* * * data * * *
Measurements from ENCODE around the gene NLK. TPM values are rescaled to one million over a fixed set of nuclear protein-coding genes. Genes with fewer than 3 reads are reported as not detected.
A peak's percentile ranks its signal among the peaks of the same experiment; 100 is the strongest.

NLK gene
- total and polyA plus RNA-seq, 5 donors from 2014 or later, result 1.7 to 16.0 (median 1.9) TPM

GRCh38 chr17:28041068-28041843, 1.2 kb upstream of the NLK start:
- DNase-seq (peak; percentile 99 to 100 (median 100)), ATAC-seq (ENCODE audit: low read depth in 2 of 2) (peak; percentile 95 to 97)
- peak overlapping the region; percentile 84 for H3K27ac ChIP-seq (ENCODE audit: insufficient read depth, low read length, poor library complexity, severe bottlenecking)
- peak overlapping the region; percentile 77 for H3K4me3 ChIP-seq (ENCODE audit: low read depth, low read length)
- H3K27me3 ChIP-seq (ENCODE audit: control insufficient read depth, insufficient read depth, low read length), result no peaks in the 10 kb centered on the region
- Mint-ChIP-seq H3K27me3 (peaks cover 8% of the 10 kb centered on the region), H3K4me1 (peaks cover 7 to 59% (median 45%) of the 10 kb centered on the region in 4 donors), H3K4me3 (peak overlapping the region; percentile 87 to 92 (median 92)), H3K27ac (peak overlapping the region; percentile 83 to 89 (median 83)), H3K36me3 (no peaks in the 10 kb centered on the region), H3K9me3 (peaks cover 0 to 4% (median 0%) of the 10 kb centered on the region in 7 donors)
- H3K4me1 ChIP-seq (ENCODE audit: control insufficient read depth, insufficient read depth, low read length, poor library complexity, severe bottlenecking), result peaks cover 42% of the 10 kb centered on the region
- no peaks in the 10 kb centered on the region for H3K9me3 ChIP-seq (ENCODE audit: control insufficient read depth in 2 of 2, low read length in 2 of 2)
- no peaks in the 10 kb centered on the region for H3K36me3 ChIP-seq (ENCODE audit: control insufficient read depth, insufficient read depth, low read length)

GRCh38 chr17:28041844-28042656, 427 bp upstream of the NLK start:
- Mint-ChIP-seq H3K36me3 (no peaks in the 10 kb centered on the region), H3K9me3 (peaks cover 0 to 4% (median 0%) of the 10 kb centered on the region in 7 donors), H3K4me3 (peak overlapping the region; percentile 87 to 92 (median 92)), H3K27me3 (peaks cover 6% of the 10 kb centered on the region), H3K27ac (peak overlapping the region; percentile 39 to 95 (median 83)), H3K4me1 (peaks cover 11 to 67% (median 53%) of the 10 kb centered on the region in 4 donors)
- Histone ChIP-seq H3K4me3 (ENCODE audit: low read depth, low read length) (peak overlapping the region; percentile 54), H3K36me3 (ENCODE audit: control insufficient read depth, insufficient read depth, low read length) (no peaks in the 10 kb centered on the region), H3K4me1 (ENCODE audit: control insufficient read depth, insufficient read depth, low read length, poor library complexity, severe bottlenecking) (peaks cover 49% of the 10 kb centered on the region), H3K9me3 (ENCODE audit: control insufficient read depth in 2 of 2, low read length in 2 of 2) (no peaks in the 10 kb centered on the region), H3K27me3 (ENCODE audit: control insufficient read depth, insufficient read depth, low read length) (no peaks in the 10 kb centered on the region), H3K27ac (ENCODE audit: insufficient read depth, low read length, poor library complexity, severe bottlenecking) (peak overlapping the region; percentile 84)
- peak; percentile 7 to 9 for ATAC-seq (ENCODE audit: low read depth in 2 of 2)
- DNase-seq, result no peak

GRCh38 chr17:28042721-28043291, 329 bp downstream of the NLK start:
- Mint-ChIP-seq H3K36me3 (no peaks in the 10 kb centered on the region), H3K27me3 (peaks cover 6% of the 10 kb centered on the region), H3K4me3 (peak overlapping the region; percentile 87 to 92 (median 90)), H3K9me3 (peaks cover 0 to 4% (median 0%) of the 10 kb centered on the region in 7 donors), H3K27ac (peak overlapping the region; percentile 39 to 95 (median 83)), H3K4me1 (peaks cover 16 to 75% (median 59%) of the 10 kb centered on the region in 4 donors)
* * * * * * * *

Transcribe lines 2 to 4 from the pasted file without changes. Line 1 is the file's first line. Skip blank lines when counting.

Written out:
A peak's percentile ranks its signal among the peaks of the same experiment; 100 is the strongest.

NLK gene
- total and polyA plus RNA-seq, 5 donors from 2014 or later, result 1.7 to 16.0 (median 1.9) TPM